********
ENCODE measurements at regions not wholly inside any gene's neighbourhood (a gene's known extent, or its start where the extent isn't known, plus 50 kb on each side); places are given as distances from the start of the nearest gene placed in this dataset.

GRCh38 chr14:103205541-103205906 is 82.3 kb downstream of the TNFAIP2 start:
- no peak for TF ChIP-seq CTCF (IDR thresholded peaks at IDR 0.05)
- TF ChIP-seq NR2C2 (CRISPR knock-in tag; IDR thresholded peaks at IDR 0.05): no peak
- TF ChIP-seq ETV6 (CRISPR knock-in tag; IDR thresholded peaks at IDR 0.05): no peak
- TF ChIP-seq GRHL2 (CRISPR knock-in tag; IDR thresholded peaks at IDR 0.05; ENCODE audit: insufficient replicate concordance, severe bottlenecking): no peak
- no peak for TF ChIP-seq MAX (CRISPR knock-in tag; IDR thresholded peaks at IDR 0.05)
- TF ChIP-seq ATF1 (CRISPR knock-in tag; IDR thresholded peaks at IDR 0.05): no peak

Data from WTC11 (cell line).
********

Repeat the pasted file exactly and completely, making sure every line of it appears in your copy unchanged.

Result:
ENCODE measurements at regions not wholly inside any gene's neighbourhood (a gene's known extent, or its start where the extent isn't known, plus 50 kb on each side); places are given as distances from the start of the nearest gene placed in this dataset.

GRCh38 chr14:103205541-103205906 is 82.3 kb downstream of the TNFAIP2 start:
- no peak for TF ChIP-seq CTCF (IDR thresholded peaks at IDR 0.05)
- TF ChIP-seq NR2C2 (CRISPR knock-in tag; IDR thresholded peaks at IDR 0.05): no peak
- TF ChIP-seq ETV6 (CRISPR knock-in tag; IDR thresholded peaks at IDR 0.05): no peak
- TF ChIP-seq GRHL2 (CRISPR knock-in tag; IDR thresholded peaks at IDR 0.05; ENCODE audit: insufficient replicate concordance, severe bottlenecking): no peak
- no peak for TF ChIP-seq MAX (CRISPR knock-in tag; IDR thresholded peaks at IDR 0.05)
- TF ChIP-seq ATF1 (CRISPR knock-in tag; IDR thresholded peaks at IDR 0.05): no peak

Data from WTC11 (cell line).